If a product has to be recalled, product liability insurance will cover the cost.
Professional Liability Insurance
If you are a seller who sells a service or digital product rather than a physical product, don’t assume that you are shielded from liability claims! Professional liability insurance, as its name suggests, is most commonly taken out by professionals such as doctors, lawyers or accountants to protect against claims of malpractice, but it can also apply to service providers such as marketers, if the materials you supply are deemed to damage your clients’ business.
Amazon Suspension Coverage
In the past, Amazon used to flag pages that were potentially in contravention of its strict rules, trusting sellers to make the necessary changes. Sadly that’s no longer the case. As it can take up to a month to have a page reinstated, the best protection against Amazon suspension is to proactively guard against it, but with so many regulations to adhere to, it’s all too easy to wake up and find a product page has been suspended.
While often this is merely an annoyance, if the suspension falls during a particularly busy period or affects a seasonal item, it can cause significant loss of revenue. In that scenario, Amazon suspension insurance will step in to make sure your business costs are covered.
The nature of eCommerce means that most Amazon seller businesses are international to at least some extent. Even if you manufacture your product at home and sell only to a domestic market, chances are that at least some of your raw materials come from abroad. And, of course, even items shipped domestically have to be physically moved around within the supply chain.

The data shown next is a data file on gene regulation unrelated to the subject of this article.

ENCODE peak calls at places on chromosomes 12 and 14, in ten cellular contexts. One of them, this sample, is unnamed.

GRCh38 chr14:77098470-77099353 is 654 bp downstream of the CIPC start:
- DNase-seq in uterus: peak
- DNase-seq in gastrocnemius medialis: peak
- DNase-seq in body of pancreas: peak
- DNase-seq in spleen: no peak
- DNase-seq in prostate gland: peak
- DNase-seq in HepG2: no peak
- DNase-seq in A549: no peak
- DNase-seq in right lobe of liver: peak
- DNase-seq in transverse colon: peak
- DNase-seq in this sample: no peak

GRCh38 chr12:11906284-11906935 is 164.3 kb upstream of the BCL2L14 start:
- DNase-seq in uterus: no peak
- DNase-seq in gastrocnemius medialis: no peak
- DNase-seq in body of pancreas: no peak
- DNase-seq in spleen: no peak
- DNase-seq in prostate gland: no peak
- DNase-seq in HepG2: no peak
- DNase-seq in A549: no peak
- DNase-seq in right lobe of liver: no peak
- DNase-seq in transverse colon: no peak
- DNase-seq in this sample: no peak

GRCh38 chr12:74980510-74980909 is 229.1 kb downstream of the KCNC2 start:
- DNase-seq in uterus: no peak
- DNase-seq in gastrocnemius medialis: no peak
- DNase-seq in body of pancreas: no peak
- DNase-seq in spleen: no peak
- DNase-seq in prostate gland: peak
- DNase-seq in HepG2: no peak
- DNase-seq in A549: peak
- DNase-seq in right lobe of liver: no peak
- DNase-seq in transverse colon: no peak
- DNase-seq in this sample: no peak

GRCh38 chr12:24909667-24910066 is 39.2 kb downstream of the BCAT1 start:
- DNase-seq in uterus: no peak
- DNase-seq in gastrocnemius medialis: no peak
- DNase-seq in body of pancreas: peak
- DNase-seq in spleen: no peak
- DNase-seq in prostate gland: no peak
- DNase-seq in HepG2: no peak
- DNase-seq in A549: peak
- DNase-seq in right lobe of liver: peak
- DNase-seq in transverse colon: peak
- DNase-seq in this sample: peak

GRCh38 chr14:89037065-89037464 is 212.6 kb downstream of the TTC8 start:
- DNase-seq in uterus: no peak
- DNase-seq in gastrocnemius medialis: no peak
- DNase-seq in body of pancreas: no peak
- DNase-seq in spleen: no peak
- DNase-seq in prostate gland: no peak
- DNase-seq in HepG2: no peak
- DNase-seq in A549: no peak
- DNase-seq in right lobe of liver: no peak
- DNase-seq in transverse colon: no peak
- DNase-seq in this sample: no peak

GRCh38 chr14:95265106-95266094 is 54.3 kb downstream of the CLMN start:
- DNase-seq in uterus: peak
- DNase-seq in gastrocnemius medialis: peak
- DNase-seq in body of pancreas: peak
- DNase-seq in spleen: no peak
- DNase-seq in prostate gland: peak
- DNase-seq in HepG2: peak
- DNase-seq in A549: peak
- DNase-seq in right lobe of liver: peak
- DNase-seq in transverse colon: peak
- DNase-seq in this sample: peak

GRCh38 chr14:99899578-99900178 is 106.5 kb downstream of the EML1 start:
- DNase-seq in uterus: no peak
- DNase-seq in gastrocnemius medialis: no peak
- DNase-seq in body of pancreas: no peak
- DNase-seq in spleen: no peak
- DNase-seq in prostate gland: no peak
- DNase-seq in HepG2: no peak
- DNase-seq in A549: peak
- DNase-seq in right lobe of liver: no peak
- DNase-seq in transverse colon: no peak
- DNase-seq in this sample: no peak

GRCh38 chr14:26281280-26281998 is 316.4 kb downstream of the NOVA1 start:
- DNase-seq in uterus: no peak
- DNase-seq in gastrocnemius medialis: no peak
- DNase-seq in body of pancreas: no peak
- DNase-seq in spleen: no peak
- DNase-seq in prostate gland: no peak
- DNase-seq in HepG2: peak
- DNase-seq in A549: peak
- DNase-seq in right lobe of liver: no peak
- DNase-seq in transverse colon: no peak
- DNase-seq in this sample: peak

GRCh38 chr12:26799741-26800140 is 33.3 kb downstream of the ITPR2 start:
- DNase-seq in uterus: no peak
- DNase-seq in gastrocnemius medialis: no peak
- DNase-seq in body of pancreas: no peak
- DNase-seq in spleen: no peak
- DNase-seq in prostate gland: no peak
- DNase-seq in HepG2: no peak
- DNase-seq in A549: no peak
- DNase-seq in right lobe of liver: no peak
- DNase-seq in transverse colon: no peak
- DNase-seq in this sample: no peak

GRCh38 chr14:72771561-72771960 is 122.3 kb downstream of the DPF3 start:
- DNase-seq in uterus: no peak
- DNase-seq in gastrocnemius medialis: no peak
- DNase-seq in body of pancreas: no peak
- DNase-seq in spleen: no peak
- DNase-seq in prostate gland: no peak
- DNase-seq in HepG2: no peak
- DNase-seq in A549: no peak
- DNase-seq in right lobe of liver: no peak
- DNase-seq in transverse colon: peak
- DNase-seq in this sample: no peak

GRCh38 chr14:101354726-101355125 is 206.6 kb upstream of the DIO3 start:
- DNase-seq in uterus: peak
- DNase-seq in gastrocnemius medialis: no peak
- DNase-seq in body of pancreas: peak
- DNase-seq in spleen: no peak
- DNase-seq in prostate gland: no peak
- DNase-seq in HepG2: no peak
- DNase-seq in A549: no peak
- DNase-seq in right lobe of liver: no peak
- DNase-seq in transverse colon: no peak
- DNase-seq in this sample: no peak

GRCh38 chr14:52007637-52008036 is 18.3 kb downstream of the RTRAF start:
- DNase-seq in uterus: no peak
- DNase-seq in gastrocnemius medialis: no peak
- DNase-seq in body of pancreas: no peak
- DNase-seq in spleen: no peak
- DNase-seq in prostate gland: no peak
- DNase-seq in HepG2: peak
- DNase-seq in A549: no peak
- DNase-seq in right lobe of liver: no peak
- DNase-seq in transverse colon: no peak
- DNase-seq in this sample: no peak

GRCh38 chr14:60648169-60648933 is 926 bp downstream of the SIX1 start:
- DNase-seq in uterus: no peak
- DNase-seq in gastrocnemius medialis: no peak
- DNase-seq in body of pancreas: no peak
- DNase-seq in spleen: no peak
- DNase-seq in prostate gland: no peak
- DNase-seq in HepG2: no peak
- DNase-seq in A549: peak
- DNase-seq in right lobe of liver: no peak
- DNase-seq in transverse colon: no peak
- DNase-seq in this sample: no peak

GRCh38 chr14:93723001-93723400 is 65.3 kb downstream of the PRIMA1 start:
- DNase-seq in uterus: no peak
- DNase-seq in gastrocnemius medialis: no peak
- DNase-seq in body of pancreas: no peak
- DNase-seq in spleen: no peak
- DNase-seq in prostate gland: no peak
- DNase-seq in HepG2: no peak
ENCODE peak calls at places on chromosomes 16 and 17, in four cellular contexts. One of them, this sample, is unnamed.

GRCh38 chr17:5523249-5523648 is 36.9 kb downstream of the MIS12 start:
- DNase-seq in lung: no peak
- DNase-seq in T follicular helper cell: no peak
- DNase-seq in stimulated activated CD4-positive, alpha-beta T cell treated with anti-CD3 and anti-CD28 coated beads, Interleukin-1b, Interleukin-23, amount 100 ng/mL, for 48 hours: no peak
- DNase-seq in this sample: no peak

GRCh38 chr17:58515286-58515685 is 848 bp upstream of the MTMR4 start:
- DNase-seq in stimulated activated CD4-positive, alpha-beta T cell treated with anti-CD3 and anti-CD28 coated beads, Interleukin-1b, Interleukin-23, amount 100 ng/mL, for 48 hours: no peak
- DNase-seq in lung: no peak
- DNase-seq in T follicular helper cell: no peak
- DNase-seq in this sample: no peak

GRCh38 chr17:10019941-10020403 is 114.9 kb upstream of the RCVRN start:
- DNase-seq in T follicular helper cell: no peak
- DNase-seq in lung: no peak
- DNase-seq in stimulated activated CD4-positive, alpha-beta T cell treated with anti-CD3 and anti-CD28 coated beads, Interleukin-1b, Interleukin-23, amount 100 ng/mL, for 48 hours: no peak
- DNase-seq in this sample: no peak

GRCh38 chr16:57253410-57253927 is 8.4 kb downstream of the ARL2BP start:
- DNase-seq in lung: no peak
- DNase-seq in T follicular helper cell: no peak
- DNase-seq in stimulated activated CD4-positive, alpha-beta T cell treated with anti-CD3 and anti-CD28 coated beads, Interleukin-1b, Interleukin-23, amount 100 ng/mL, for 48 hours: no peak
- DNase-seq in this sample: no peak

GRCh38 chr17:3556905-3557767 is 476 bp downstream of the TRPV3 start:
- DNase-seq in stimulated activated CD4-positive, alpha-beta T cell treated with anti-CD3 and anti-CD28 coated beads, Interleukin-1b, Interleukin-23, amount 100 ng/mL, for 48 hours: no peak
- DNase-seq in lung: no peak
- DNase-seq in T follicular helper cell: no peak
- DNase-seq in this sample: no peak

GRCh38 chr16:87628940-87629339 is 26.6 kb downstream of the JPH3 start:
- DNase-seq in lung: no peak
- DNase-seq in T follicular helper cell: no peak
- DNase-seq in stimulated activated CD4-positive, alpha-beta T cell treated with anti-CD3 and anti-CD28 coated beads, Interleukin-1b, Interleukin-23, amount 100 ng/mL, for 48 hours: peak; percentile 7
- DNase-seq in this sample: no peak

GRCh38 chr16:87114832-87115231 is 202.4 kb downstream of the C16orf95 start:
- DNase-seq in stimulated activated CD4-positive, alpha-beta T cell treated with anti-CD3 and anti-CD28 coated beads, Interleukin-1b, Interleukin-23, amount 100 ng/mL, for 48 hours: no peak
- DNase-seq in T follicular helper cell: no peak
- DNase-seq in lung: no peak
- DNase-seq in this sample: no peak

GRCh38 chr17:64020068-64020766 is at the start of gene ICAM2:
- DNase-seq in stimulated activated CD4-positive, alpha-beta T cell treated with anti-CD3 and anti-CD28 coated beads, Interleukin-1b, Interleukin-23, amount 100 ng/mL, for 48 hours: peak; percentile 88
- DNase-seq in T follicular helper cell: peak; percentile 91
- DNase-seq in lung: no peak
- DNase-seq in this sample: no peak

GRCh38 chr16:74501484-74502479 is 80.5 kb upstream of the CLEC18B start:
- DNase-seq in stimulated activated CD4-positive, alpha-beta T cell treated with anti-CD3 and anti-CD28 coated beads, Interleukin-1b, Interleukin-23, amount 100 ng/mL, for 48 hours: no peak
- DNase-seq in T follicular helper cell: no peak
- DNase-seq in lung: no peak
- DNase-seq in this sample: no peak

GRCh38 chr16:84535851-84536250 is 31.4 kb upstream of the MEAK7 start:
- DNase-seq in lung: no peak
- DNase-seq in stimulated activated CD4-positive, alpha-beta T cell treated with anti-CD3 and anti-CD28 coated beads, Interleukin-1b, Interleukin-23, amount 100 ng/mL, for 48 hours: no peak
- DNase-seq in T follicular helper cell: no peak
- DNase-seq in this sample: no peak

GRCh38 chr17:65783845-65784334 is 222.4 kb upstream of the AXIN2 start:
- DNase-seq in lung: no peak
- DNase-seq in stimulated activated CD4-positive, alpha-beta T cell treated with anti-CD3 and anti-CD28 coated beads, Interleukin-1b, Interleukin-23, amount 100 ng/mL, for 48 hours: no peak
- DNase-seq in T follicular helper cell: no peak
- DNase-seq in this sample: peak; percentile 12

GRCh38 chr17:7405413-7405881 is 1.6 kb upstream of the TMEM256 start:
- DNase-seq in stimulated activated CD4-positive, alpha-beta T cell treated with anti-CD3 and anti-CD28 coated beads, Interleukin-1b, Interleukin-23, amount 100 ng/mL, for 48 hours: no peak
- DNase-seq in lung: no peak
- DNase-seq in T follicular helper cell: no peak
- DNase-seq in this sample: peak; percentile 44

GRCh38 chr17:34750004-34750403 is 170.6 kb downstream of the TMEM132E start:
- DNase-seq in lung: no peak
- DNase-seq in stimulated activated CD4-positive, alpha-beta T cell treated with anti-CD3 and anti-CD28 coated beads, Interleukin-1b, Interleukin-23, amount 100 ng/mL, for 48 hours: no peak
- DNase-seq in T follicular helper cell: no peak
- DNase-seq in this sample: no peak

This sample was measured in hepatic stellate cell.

The Covid pandemic had a deep impact on global supply chains. That turmoil doesn’t seem to be going away anytime soon, as Covid was swiftly replaced by the war in Ukraine. The consequence is an understaffed shipping industry struggling to keep up with rapidly increasing demand. In those circumstances, mistakes can easily be made leading to lost and damaged materials or products. And that’s on top of the standard shipping risks, such as transport containers being lost at sea in bad weather.
All eCommerce is, by its nature, located online. That leaves your business open to cybersecurity threats, from interruptions in internet service to hacking to Amazon hijacking.
One of the most common vulnerabilities for eCommerce sellers is the risk of customer data, such as credit card information, being hacked. If that happened, cybersecurity insurance would cover the costs of notifying customers and rectifying the situation, including risk assessments, and putting better safeguards in place for the future.
Cybersecurity insurance can also cover legal fees in the event that your store suffers a cybersecurity attack.
As an Amazon seller, it’s important to know what kind of insurance you need and what kind of insurance you should have in order to protect your business. If you want to get liability insurance at the best price and save time in the process, you can get started here.